Title: Women Daredevils: Thrills, Chills, and Frills
Author: Julie Cummins
Illustrator: Cheryl Harness
Publisher: Dutton Children's Books
Flesch-Kinkaid Grade Level: 7.0
Concepts: human resources, jobs, economics and gender, scarcity
Review: This book’s ten fascinating narratives tell us about the accomplishments, characteristics, and backgrounds of a group of women who risked their lives during the late 1800s and early 1900s to entertain the public with daredevil stunts. From Annie Edson Taylor, the first person to go down Niagara Falls in a barrel and survive, to Zazel, the first person to perform as a human cannonball in the Barnum & Bailey Circus, these women collectively set a series of unprecedented benchmarks in the world of performance sports and stunts. While knowledge of some of these women’s feats may have faded, their endeavors garnered much attention during their days, particularly at a time when there were fewer options for leisure activities and the general public turned to live performances as an important source of amusement.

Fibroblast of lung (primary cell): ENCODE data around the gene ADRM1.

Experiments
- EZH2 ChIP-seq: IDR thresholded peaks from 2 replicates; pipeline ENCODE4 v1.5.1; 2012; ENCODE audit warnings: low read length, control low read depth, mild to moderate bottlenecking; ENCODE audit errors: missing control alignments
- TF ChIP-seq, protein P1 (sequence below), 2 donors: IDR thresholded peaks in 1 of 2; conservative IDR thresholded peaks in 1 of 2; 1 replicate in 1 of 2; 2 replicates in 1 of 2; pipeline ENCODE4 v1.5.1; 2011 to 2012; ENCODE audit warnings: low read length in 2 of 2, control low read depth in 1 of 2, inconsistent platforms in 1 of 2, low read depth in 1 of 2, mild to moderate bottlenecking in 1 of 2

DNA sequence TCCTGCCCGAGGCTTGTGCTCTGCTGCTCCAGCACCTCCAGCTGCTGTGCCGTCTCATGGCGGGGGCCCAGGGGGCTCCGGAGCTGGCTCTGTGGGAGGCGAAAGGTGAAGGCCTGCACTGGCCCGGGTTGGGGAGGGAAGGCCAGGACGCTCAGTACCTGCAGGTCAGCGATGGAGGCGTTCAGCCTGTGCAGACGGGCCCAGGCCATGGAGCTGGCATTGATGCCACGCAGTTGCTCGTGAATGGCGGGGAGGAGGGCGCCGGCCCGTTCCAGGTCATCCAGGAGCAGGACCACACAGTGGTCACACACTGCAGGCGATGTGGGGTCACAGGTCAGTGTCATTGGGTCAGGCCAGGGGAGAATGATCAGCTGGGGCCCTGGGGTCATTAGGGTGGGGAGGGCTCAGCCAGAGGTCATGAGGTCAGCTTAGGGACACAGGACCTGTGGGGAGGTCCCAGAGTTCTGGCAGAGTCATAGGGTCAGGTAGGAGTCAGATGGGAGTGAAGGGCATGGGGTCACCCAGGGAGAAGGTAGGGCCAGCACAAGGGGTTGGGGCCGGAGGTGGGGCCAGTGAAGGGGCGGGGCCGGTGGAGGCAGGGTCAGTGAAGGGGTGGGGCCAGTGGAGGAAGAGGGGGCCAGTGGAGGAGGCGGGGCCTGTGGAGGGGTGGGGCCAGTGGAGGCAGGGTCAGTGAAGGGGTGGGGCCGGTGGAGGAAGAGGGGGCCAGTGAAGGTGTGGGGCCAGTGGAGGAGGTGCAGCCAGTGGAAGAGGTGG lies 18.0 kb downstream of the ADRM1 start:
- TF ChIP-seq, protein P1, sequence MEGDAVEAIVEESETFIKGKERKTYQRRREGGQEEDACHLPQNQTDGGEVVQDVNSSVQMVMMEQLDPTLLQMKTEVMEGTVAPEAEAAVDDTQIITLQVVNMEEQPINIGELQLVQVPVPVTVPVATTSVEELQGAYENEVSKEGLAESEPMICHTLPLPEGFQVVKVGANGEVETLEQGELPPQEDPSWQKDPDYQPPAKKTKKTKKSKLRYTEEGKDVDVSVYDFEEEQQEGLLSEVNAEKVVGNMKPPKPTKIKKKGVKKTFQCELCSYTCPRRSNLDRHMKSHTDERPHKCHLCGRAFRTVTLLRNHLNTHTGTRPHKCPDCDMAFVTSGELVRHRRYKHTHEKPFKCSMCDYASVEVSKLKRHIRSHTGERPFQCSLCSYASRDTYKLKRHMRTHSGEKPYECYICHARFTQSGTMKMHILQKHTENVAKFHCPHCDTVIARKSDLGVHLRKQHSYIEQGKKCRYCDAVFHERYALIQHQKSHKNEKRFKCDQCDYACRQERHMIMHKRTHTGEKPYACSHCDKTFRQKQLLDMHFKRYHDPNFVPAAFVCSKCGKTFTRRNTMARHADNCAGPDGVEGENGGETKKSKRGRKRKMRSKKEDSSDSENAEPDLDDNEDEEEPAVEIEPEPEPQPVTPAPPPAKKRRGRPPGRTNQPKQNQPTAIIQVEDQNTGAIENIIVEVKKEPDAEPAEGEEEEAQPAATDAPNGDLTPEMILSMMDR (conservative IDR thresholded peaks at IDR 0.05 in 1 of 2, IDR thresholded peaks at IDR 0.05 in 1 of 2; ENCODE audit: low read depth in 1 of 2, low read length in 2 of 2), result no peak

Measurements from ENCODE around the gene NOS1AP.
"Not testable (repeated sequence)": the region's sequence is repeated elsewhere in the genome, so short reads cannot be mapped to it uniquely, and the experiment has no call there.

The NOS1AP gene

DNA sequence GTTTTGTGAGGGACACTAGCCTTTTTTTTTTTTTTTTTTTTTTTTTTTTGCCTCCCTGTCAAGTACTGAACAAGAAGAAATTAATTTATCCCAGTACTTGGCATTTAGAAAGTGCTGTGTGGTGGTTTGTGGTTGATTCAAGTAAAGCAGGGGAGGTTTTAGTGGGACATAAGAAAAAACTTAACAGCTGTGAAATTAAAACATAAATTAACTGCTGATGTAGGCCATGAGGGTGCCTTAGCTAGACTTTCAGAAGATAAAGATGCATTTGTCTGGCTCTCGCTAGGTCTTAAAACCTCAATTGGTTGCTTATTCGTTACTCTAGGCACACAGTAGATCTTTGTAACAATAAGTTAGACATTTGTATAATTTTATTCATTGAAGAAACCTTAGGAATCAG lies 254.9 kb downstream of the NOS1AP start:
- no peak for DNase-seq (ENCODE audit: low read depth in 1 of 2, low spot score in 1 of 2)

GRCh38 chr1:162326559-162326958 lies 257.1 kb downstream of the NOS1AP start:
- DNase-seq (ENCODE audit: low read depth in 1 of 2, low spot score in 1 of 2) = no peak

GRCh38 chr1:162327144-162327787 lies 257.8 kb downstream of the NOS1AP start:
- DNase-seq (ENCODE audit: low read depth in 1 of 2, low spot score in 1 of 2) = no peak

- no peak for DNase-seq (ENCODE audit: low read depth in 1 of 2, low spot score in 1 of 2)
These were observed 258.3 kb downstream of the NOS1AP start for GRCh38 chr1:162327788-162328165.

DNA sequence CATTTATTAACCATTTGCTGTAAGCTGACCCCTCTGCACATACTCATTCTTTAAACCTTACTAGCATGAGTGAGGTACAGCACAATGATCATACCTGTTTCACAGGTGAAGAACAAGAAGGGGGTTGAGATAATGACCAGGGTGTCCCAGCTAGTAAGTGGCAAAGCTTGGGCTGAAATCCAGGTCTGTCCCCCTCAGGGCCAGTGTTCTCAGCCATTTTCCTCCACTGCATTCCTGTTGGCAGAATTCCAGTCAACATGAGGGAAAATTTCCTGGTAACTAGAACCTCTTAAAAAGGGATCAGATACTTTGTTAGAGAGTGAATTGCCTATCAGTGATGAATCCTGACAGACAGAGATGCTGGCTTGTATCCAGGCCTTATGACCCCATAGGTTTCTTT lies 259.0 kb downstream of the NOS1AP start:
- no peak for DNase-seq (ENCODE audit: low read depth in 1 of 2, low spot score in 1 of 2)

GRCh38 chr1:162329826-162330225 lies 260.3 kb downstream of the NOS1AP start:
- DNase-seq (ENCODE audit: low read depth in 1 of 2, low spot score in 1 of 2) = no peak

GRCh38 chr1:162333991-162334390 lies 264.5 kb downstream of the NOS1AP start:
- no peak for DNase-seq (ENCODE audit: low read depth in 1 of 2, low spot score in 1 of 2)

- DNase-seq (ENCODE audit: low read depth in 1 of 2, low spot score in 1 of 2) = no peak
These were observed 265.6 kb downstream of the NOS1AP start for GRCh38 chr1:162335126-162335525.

Woven throughout these interesting stories of courage and danger are an interesting set of economics lessons about why these women took on such risky endeavors and the social norms at the time about women’s roles in the public sphere. According to the author, Annie tried to use the fame she garnered from going down Niagara Falls in order to escape poverty; Isabelle Butler performed aerial somersaults in an automobile for the Barnum & Bailey Circus and earned $100 per second of the actual stunt; and Mabel Stark’s education and first job centered on nursing despite her love of animal training because women were excluded from the few available job openings for wild animal trainers. To emphasize these lessons, the end of the book provides a historical timeline that highlights these daredevils’ feats within a broader context of women’s accomplishments in the labor market, politics, sports, and science. These lessons about gender equality, combined with the exciting biographies and unique poster-like illustrations, make this book a valuable addition to any picture book collection that is rich in social studies content.
Review by: Rutgers University Project on Economics and Children